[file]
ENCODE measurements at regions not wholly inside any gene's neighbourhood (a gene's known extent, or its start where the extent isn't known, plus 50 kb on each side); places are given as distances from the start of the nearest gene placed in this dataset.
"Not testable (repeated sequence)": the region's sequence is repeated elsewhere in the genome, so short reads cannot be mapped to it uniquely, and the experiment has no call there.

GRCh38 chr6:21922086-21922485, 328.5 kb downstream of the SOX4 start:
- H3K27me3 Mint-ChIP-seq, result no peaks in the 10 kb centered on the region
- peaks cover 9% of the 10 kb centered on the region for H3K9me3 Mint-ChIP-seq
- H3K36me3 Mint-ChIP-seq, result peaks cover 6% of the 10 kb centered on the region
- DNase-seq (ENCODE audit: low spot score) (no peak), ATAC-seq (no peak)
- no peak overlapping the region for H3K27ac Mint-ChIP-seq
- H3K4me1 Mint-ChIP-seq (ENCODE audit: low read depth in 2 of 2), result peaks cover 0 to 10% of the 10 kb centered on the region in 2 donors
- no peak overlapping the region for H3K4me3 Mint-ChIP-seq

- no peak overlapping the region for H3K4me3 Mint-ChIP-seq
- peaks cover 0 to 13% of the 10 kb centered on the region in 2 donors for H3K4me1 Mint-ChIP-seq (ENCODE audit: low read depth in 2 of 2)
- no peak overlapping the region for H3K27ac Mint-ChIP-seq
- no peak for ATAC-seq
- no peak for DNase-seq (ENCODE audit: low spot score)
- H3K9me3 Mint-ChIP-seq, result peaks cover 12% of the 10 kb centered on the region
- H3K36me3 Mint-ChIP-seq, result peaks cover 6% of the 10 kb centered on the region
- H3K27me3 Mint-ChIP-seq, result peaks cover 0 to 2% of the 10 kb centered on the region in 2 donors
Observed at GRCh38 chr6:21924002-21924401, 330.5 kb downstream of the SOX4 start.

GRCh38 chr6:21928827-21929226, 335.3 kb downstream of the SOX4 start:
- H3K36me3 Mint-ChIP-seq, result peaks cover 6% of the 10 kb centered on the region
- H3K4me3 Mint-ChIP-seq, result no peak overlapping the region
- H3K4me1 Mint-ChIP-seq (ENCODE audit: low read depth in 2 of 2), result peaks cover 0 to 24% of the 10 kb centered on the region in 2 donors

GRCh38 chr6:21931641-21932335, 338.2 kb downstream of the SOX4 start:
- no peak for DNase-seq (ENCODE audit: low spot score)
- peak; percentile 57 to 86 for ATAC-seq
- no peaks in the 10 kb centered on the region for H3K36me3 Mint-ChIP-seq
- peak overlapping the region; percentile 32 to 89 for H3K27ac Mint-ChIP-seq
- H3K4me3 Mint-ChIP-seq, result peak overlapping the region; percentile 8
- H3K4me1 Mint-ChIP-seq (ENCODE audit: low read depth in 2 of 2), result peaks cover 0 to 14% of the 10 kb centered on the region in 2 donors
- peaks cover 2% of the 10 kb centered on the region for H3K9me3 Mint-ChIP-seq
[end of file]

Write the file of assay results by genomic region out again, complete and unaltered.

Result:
ENCODE measurements at regions not wholly inside any gene's neighbourhood (a gene's known extent, or its start where the extent isn't known, plus 50 kb on each side); places are given as distances from the start of the nearest gene placed in this dataset.
"Not testable (repeated sequence)": the region's sequence is repeated elsewhere in the genome, so short reads cannot be mapped to it uniquely, and the experiment has no call there.

GRCh38 chr6:21922086-21922485, 328.5 kb downstream of the SOX4 start:
- H3K27me3 Mint-ChIP-seq, result no peaks in the 10 kb centered on the region
- peaks cover 9% of the 10 kb centered on the region for H3K9me3 Mint-ChIP-seq
- H3K36me3 Mint-ChIP-seq, result peaks cover 6% of the 10 kb centered on the region
- DNase-seq (ENCODE audit: low spot score) (no peak), ATAC-seq (no peak)
- no peak overlapping the region for H3K27ac Mint-ChIP-seq
- H3K4me1 Mint-ChIP-seq (ENCODE audit: low read depth in 2 of 2), result peaks cover 0 to 10% of the 10 kb centered on the region in 2 donors
- no peak overlapping the region for H3K4me3 Mint-ChIP-seq

- no peak overlapping the region for H3K4me3 Mint-ChIP-seq
- peaks cover 0 to 13% of the 10 kb centered on the region in 2 donors for H3K4me1 Mint-ChIP-seq (ENCODE audit: low read depth in 2 of 2)
- no peak overlapping the region for H3K27ac Mint-ChIP-seq
- no peak for ATAC-seq
- no peak for DNase-seq (ENCODE audit: low spot score)
- H3K9me3 Mint-ChIP-seq, result peaks cover 12% of the 10 kb centered on the region
- H3K36me3 Mint-ChIP-seq, result peaks cover 6% of the 10 kb centered on the region
- H3K27me3 Mint-ChIP-seq, result peaks cover 0 to 2% of the 10 kb centered on the region in 2 donors
Observed at GRCh38 chr6:21924002-21924401, 330.5 kb downstream of the SOX4 start.

GRCh38 chr6:21928827-21929226, 335.3 kb downstream of the SOX4 start:
- H3K36me3 Mint-ChIP-seq, result peaks cover 6% of the 10 kb centered on the region
- H3K4me3 Mint-ChIP-seq, result no peak overlapping the region
- H3K4me1 Mint-ChIP-seq (ENCODE audit: low read depth in 2 of 2), result peaks cover 0 to 24% of the 10 kb centered on the region in 2 donors

GRCh38 chr6:21931641-21932335, 338.2 kb downstream of the SOX4 start:
- no peak for DNase-seq (ENCODE audit: low spot score)
- peak; percentile 57 to 86 for ATAC-seq
- no peaks in the 10 kb centered on the region for H3K36me3 Mint-ChIP-seq
- peak overlapping the region; percentile 32 to 89 for H3K27ac Mint-ChIP-seq
- H3K4me3 Mint-ChIP-seq, result peak overlapping the region; percentile 8
- H3K4me1 Mint-ChIP-seq (ENCODE audit: low read depth in 2 of 2), result peaks cover 0 to 14% of the 10 kb centered on the region in 2 donors
- peaks cover 2% of the 10 kb centered on the region for H3K9me3 Mint-ChIP-seq